Andy, I was in shock when I first learned of your accident, and am now above everything else, relieved to know that you are only injured, and not disabled or worse.
Thanks for sharing some of the details, for us to learn , and make positive out of this awakening.
There are mysteries regarding the details of the incident.
I read the scenario a little differently than Treeman.
Was there an investigation performed by the climbers that retrieved the rope, and hammock from the tree?
The way I am reading it, Andy accessed via a cinched limb anchor, and used the tail of the same rope to set his DDRT setting, unclipped from his SRT hitch on the cinched leg of the rope. When he exited the hammock, his DRT system failed completely, due to a foul clip in at the termination end, and he fell until his hitch from the DRT leg grabbed on the bottom of the cinched SRT line. (60' of rope would not allow a climber to reach the ground from a 40' DdRT setting)
Luckily the hitch was an autoblock, and not a more high performance friction hitch, such as a VT, Cooper's, etc. The nature of the autoblock allows it to grab, when loaded from either direction. I don't believe, from the description above, that it was a loose hitch, or something collapsing the hitch, but indeed a free fall on a single line, until the inverted hitch grabbed near the end of the rope.
I wish there were a detailed investigation, for clarity's sake.
BACK check, I am a repeat offender of overlooking this, sadly.
Diligence is always due, when on rope, and this accident has given me renewed focus on that critical detail.
I checked out the autoblock at Animated Knots. As you said, Hook, it's designed to be loaded from either direction; interesting hitch! Looks like a great way to set up a double ended lanyard for DRT, but it's still unclear to me how Andy uses this system for SRT. Is this hitch his only point of attachment? What I'm imagining right now goes something like this: the 60' climbing line is over a branch some 10' or so above the hammock. Andy is hitched in, but to the standing side of the line, which is a free running continuous loop.
Right about the fatigue factor, Moss. State of mind is everything up there. Would it be possible for you to come up with an illustration of what you think might have gone wrong? Perhaps Andy, you can give us a more detailed explanation of your system, and how you use it.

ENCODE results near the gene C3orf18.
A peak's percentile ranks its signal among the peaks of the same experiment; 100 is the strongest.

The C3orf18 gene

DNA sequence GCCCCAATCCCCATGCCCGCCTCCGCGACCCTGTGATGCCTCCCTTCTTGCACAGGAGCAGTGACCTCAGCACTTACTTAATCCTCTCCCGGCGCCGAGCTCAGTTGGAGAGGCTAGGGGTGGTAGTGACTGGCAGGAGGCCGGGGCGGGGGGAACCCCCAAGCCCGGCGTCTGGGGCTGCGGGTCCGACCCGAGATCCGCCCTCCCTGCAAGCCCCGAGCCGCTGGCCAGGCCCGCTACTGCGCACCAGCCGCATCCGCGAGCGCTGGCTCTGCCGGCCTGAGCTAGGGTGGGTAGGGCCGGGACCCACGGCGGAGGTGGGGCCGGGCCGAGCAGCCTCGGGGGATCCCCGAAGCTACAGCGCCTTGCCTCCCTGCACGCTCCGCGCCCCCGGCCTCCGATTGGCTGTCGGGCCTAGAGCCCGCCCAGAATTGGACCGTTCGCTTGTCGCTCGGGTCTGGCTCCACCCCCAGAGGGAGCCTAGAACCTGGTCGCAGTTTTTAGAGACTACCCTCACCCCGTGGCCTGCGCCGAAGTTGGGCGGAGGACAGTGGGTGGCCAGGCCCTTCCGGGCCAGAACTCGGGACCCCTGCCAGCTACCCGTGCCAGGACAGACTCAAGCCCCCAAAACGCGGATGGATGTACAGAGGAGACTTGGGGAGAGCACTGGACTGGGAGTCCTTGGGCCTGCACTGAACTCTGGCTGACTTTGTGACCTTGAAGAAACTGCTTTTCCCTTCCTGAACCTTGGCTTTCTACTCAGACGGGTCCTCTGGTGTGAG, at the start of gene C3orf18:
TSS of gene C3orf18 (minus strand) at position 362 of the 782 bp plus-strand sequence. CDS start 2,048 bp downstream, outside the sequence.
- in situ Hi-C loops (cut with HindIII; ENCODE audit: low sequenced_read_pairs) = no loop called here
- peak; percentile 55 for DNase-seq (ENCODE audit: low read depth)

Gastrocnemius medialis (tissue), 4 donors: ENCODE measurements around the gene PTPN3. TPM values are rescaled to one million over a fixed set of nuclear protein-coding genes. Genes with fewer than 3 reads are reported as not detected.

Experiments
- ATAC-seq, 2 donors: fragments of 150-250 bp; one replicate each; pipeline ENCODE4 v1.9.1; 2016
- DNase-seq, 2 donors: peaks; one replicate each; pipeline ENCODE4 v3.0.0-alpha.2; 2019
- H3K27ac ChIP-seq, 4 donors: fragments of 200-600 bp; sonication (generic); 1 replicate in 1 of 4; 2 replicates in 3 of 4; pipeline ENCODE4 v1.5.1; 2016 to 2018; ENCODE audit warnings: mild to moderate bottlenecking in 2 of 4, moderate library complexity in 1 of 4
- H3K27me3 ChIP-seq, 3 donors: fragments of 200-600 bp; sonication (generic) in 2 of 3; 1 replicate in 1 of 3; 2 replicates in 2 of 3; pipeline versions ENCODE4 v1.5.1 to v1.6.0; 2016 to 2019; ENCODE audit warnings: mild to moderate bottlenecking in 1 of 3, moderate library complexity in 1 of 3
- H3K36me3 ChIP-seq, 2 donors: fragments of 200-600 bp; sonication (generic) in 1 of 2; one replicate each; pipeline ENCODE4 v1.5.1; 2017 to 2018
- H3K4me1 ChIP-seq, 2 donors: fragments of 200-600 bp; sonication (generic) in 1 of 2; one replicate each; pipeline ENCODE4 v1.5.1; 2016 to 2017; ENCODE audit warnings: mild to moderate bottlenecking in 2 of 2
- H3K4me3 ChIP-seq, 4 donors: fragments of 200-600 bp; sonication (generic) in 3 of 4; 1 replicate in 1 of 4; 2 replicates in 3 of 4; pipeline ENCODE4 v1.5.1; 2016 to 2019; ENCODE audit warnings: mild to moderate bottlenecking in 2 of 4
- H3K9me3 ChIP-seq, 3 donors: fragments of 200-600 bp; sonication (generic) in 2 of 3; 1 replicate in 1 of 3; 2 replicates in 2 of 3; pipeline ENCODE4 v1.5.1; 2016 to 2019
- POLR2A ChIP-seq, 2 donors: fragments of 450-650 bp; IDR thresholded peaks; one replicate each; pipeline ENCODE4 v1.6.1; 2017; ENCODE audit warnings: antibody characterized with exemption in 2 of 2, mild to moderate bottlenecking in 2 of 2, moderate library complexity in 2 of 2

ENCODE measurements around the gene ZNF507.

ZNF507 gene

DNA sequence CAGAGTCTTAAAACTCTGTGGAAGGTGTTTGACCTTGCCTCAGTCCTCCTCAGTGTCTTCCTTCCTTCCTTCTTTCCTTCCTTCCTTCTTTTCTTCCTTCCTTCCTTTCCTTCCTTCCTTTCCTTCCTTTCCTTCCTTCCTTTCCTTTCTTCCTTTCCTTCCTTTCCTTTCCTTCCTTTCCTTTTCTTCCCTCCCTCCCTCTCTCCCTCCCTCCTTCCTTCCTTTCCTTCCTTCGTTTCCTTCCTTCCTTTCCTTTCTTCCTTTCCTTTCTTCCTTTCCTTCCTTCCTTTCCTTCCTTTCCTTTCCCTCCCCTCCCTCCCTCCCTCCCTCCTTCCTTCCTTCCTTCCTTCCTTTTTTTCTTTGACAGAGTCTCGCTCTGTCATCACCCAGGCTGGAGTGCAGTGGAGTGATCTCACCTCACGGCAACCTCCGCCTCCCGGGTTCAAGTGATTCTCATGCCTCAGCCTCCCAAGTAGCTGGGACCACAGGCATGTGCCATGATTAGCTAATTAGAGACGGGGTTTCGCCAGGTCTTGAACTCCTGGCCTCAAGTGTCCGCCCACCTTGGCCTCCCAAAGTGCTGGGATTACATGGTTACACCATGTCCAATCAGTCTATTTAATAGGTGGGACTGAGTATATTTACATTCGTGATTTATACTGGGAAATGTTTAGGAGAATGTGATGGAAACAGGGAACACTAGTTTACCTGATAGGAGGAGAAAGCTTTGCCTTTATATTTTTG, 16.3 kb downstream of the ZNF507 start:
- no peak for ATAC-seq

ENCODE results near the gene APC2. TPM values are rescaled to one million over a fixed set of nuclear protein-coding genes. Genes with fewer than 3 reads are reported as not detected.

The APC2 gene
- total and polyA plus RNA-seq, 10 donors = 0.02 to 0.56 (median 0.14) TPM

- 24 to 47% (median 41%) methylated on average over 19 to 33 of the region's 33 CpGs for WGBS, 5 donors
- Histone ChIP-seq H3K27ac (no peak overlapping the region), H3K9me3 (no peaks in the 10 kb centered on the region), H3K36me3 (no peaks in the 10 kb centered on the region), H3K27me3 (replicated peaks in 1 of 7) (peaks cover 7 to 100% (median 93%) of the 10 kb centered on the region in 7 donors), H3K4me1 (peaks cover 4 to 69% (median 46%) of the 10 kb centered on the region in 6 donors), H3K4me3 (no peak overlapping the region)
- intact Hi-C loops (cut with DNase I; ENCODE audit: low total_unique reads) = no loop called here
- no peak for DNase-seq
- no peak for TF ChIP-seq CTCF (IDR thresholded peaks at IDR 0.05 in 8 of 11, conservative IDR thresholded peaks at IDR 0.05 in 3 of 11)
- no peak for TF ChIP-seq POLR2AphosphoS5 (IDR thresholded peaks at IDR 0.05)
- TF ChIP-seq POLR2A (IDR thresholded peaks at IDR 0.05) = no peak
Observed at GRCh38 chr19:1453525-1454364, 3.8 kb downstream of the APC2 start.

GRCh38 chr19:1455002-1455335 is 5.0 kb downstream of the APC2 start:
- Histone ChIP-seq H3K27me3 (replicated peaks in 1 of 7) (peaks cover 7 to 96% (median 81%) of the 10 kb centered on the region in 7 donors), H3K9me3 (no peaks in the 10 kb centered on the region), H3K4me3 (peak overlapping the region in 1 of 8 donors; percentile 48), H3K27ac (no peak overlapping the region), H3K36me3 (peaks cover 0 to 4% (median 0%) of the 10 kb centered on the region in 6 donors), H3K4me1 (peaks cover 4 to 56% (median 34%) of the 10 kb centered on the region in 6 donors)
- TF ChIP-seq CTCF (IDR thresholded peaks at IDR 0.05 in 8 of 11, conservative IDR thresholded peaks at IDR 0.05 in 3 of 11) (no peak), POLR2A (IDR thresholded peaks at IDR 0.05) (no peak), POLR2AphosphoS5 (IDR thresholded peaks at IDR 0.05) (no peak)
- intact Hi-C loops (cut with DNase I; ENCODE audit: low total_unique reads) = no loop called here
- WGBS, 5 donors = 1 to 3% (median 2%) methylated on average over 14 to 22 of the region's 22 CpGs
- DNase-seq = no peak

I goofed on my endless loop scenario. That would have left Andy dangling 20' in the air. At this point I'm thinking, his climbing system had been cinched up to the branch, but now the cinch is slacked off, and he's tied into the tail, with a hitch on a single line. He steps out, the cinch flies back up to the branch and he plummets in free fall. The hitch doesn't engage and it's stopped by a bitter end knot, leaving him at the bottom where he started. It gives me the willies just thinking about it! From what you've described Andy, there's someone looking out for you. Thank god it wasn't so much worse!
I talked in great deal with Andy regarding his accident. Duane has described it nicely. Please re-read Duane's post as it seems to be the most accurate, better than I could re-create. The only thing to add is that I don't know if the hitch caught him or his knot slid up against the cambium saver that was on that end, which had the bowline knot still in position as a 'stopper knot'. (the bowline did not come untied, the Yosemite Tie Off did.)
Would a safety knot tied below your hitch made any difference? Would it have stopped you?
Andy, I hope you are aware that there is some serious self reflexion going on here about safety. This incident has a lot of experienced climbers looking at their own climbing system and attitude. More than one person has made the comment about how they pass over the BACK check. So it's not entirely an issue of "what Andy did wrong." Experienced climbers do by nature often become complacent. This complacency issue is the undercurrent in play here I think.
So I will ask again. Would a safety knot have made a difference in this incident? Tying a safety knot is another tiny detail experienced climbers often pass up on. It is sometimes viewed as a "rookie technique." Something for the beginning climber.
Ok, reread everything. Duane definitely got it. So a safety knot wouldn't help since the the DRT system was never closed. Andy basically fell to the end of a single rope cinch anchored in the tree. Not quite to the end. As Tim and Duane mentioned, either the autoblock caught him or the sleeve and stopper knot did. If Andy had been on a longer rope it would have been a harder hit to the ground, unless it was the bi-directional autoblock that grabbed, then it's just a matter of how much rope length there was between the cinched anchor and where the hitch grabbed.